Asynchronous or "Delay-Insensitive" CMOS

All commercial computers sold today are "synchronous," i.e., the activities of the various parts of the system are synchronized with a centrally generated clock. Furthermore, the internal activities of the central processing unit are also synchronized with a clock. In contrast, the Caltech Asynchronous Microprocessor is entirely asynchronous. It uses no clock, and it is the first such processor ever to be designed. (Today, the ranks of functioning asynchronous processors has swelled to at least two with the development, albeit along a different path from the Caltech processor, of an asynchronous version of the ARM: AMULET.)

I'm going to focus on the power aspect of asynchronous design, since this is what the Potato Processor illustrates. There are two main arguments for low power consumption in asynchronous processors. Since there is no clock, the chip is entirely idle when there is no data, and then it draws very little power. The second reason, which is actually the reason which is most important to us here, is that asynchronous (delay-insensitive) circuits adjust their operating speed to environmental conditions. This is a huge advantage. We don't need to carry out complex trials and statistical guesswork to figure out what voltage and clock speed we should run our chips at in order to leave an appropriate margin. In a clocked system, we would have to adjust the clock to run slower if we turn down the voltage of the power supply.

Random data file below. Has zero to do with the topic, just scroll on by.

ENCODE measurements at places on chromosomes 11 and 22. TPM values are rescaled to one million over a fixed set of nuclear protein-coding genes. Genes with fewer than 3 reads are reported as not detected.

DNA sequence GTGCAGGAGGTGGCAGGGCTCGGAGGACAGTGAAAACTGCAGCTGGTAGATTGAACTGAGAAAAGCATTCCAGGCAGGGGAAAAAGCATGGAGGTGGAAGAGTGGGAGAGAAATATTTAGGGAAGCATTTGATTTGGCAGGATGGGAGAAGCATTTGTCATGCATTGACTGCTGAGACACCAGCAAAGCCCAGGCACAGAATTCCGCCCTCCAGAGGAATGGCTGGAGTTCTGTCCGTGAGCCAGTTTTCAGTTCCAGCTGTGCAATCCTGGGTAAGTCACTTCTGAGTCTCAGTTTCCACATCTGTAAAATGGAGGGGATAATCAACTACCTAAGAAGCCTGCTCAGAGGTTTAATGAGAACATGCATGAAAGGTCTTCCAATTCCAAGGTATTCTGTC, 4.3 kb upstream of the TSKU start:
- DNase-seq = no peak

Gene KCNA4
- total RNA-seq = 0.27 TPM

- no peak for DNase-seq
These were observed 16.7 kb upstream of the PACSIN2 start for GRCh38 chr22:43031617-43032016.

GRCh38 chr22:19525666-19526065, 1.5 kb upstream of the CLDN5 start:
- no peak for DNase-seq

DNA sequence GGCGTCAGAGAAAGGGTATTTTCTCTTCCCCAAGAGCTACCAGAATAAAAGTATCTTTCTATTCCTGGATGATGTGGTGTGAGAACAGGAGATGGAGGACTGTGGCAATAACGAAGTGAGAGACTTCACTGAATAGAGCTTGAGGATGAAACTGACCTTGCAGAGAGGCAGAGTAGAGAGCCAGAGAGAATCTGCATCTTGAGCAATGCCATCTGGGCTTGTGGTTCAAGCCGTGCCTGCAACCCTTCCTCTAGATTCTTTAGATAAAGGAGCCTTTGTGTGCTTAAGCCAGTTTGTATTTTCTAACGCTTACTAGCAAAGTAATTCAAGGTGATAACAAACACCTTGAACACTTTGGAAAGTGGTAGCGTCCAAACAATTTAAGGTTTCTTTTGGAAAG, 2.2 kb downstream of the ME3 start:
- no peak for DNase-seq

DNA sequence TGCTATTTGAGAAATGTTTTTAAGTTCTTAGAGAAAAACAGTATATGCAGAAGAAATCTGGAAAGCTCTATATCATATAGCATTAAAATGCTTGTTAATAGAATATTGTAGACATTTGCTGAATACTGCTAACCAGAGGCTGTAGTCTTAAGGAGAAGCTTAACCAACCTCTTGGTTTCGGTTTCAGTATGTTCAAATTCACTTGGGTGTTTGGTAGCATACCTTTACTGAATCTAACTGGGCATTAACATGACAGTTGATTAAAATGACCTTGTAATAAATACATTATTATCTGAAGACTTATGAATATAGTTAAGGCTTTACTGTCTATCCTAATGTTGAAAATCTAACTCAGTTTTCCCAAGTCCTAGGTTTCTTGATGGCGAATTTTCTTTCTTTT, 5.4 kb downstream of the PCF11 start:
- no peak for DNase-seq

The self-regulating power supply allows us to operate the delay-insensitive processor from just about any power source that is capable of providing approximately fifty microwatts of power at 0.8 volts. The speed of computation adjusts itself to the amount of power available.


By Mika Nyström, January 16, 1996.